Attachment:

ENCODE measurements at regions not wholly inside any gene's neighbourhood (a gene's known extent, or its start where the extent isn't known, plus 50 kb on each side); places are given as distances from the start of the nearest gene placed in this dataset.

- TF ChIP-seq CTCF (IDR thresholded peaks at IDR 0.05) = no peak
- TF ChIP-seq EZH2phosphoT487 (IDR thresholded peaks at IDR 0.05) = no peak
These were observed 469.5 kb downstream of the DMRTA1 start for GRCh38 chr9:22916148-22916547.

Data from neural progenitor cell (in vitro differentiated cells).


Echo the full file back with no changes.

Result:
ENCODE measurements at regions not wholly inside any gene's neighbourhood (a gene's known extent, or its start where the extent isn't known, plus 50 kb on each side); places are given as distances from the start of the nearest gene placed in this dataset.

- TF ChIP-seq CTCF (IDR thresholded peaks at IDR 0.05) = no peak
- TF ChIP-seq EZH2phosphoT487 (IDR thresholded peaks at IDR 0.05) = no peak
These were observed 469.5 kb downstream of the DMRTA1 start for GRCh38 chr9:22916148-22916547.

Data from neural progenitor cell (in vitro differentiated cells).